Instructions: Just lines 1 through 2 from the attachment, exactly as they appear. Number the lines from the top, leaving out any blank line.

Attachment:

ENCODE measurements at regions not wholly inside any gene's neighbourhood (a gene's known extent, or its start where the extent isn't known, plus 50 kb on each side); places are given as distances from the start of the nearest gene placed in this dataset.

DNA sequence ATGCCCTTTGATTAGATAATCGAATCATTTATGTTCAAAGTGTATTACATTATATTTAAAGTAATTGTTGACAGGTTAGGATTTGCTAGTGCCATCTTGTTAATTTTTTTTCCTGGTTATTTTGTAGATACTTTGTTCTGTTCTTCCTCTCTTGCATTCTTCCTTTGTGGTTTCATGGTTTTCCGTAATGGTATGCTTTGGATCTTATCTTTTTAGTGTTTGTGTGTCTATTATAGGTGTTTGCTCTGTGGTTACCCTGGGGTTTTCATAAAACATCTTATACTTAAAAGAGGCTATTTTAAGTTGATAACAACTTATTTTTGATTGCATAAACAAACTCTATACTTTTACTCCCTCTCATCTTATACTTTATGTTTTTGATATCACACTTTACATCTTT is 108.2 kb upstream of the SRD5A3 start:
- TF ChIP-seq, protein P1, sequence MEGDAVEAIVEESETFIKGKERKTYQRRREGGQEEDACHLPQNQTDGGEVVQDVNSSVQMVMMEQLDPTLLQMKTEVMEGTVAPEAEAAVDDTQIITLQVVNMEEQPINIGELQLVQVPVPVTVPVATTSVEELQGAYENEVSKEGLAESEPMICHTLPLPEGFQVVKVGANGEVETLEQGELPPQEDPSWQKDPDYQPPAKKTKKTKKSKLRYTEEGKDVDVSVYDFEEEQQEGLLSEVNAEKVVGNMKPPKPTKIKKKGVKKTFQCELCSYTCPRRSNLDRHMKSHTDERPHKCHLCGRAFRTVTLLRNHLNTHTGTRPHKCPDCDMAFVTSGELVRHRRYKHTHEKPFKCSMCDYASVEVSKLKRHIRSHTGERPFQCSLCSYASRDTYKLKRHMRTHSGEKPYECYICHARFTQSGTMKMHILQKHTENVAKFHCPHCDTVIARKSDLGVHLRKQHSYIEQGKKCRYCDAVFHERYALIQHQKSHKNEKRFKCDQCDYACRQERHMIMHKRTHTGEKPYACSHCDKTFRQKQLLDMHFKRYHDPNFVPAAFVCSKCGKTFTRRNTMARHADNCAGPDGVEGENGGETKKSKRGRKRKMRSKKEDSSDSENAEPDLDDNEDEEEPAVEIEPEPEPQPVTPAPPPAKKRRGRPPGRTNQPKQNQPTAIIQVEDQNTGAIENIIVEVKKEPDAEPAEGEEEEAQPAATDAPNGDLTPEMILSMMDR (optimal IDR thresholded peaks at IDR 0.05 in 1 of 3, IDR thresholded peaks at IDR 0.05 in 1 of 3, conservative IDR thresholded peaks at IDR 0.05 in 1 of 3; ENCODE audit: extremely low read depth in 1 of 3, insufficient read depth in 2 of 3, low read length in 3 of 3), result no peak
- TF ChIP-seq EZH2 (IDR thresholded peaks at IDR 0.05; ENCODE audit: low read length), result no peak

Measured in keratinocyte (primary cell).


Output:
ENCODE measurements at regions not wholly inside any gene's neighbourhood (a gene's known extent, or its start where the extent isn't known, plus 50 kb on each side); places are given as distances from the start of the nearest gene placed in this dataset.

DNA sequence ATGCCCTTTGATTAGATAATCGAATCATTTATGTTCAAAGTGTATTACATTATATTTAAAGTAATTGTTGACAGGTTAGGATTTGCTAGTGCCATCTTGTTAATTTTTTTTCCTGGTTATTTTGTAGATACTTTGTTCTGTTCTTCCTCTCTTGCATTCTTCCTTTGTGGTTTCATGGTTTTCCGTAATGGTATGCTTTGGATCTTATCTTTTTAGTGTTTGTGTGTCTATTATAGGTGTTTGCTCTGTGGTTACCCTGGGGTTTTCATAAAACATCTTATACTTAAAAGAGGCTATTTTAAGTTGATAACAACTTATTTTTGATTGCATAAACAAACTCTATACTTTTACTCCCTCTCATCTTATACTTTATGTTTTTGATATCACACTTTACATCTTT is 108.2 kb upstream of the SRD5A3 start: